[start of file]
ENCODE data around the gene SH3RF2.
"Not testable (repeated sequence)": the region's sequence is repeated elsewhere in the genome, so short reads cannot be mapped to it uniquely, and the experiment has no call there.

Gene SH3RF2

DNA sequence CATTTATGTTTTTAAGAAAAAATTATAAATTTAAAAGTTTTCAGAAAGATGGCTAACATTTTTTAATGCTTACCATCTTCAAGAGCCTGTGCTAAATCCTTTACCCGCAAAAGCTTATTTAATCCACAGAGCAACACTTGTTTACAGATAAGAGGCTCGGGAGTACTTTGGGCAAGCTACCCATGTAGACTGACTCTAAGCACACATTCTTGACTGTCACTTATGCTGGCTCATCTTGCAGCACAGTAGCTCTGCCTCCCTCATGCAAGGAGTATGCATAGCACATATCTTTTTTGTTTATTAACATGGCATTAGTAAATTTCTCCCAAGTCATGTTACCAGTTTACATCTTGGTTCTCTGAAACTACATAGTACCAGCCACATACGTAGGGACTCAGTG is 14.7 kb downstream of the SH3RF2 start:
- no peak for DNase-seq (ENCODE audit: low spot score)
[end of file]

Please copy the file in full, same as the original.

ENCODE data around the gene SH3RF2.
"Not testable (repeated sequence)": the region's sequence is repeated elsewhere in the genome, so short reads cannot be mapped to it uniquely, and the experiment has no call there.

Gene SH3RF2

DNA sequence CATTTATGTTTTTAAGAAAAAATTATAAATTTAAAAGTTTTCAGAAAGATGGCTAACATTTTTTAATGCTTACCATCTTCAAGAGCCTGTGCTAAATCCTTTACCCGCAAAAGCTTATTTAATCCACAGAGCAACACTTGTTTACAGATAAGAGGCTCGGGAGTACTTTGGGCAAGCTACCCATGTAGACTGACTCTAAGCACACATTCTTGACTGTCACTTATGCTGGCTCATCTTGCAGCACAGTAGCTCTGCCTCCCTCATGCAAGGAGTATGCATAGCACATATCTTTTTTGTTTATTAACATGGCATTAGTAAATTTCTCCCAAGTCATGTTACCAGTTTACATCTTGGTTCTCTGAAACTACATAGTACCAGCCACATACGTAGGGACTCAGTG is 14.7 kb downstream of the SH3RF2 start:
- no peak for DNase-seq (ENCODE audit: low spot score)